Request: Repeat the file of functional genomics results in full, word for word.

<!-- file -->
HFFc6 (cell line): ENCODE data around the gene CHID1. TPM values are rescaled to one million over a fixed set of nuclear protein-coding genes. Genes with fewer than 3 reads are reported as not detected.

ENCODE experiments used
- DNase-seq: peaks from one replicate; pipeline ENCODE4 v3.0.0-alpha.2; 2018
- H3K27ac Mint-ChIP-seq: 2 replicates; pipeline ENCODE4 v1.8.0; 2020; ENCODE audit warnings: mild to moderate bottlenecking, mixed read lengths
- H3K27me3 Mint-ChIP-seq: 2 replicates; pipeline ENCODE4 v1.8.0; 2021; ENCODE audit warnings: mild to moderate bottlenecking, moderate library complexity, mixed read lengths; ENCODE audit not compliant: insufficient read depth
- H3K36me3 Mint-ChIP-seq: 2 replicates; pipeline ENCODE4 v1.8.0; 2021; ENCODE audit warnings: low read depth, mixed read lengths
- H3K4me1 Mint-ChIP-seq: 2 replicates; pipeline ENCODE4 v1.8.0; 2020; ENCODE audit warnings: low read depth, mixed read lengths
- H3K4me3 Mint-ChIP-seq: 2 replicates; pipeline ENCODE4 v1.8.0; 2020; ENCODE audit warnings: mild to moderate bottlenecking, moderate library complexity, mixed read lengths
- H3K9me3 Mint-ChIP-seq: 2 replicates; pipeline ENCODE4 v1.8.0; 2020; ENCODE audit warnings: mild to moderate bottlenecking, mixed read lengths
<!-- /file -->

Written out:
HFFc6 (cell line): ENCODE data around the gene CHID1. TPM values are rescaled to one million over a fixed set of nuclear protein-coding genes. Genes with fewer than 3 reads are reported as not detected.

ENCODE experiments used
- DNase-seq: peaks from one replicate; pipeline ENCODE4 v3.0.0-alpha.2; 2018
- H3K27ac Mint-ChIP-seq: 2 replicates; pipeline ENCODE4 v1.8.0; 2020; ENCODE audit warnings: mild to moderate bottlenecking, mixed read lengths
- H3K27me3 Mint-ChIP-seq: 2 replicates; pipeline ENCODE4 v1.8.0; 2021; ENCODE audit warnings: mild to moderate bottlenecking, moderate library complexity, mixed read lengths; ENCODE audit not compliant: insufficient read depth
- H3K36me3 Mint-ChIP-seq: 2 replicates; pipeline ENCODE4 v1.8.0; 2021; ENCODE audit warnings: low read depth, mixed read lengths
- H3K4me1 Mint-ChIP-seq: 2 replicates; pipeline ENCODE4 v1.8.0; 2020; ENCODE audit warnings: low read depth, mixed read lengths
- H3K4me3 Mint-ChIP-seq: 2 replicates; pipeline ENCODE4 v1.8.0; 2020; ENCODE audit warnings: mild to moderate bottlenecking, moderate library complexity, mixed read lengths
- H3K9me3 Mint-ChIP-seq: 2 replicates; pipeline ENCODE4 v1.8.0; 2020; ENCODE audit warnings: mild to moderate bottlenecking, mixed read lengths